Think Russia’s land grab is unique? Think again. (History News Network)
March 24, 2014
By Eugene Kontorovich – Associate Fellow, The Lawfare Project
It has become a truism in discussions of Russia’s takeover of Crimea that in the post-World War II international order, countries no longer rewrite borders through force — or if they do, rarely find themselves faced with determined opposition from other states. As Secretary of State John F. Kerry put it, the Crimea campaign is a “19th century act.”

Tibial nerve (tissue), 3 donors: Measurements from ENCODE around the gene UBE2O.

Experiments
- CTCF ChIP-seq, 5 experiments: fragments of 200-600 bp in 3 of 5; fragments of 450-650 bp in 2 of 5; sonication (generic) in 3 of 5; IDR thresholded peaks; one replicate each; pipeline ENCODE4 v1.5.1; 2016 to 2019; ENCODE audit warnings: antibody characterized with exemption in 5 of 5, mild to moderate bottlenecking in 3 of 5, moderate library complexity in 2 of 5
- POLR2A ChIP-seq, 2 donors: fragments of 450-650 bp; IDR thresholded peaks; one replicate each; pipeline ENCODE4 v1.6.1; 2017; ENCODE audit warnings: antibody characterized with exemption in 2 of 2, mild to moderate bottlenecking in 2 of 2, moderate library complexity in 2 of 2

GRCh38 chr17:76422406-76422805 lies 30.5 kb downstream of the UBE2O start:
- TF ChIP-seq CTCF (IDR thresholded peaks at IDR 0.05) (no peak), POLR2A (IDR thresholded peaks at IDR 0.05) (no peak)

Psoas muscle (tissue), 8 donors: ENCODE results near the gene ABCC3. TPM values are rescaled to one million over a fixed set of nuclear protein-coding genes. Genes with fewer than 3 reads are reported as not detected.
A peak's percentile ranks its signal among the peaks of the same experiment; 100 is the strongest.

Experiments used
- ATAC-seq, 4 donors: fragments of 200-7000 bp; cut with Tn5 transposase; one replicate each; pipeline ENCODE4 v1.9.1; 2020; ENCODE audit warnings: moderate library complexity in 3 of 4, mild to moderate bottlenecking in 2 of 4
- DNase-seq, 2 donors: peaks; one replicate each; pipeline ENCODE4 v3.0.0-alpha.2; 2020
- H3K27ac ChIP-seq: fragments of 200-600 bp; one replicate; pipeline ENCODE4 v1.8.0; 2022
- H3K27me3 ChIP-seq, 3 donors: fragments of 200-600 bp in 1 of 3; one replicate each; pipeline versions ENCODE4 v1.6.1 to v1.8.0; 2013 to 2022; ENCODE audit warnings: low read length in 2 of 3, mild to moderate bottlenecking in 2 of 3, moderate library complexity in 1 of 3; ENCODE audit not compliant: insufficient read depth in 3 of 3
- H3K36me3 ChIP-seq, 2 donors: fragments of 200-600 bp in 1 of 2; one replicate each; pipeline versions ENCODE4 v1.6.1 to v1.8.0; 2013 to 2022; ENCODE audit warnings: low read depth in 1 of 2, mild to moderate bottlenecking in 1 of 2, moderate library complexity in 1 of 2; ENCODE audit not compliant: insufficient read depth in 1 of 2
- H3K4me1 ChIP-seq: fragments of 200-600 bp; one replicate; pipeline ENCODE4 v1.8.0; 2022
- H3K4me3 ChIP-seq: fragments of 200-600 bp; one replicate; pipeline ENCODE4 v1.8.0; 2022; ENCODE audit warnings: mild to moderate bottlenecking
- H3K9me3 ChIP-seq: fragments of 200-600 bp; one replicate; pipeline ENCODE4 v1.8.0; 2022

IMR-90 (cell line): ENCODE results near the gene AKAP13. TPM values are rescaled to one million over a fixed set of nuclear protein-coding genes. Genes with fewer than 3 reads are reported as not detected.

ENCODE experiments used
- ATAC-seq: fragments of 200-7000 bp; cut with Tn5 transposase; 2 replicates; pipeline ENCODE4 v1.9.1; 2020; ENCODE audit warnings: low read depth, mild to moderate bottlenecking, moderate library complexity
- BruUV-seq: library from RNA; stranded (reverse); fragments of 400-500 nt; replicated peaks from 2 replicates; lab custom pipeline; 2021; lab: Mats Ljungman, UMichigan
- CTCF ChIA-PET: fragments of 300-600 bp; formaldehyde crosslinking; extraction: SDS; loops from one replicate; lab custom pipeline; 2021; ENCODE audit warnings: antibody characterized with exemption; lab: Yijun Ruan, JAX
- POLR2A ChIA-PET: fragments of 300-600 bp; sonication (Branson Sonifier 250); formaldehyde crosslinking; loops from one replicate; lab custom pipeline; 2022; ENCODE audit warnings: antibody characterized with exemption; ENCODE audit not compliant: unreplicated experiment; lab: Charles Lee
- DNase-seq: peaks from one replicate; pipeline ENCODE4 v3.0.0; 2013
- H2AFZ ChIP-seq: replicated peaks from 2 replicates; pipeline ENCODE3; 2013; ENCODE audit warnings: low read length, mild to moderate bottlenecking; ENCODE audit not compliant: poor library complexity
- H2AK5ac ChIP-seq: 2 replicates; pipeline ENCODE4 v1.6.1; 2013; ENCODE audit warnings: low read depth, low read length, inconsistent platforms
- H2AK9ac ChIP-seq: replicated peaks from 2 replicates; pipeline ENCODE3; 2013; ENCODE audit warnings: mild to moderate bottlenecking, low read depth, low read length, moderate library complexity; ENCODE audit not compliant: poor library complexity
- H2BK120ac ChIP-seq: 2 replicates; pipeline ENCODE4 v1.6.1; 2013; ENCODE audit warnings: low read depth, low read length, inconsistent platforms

Such statements ignore major pieces of inconvenient history. Though it is too early to say much about the 21st century, the late 20th century saw countries gobble up foreign territory. Indeed, even the more modest claim that such territorial conquest is unknown in Europe is not true. Sometimes these actions met determined international opposition, but just as often they did not. Immediate objections fade. Indeed, a comprehensive study of post-WWII conquest finds that United Nations condemnation happens in well under half the cases.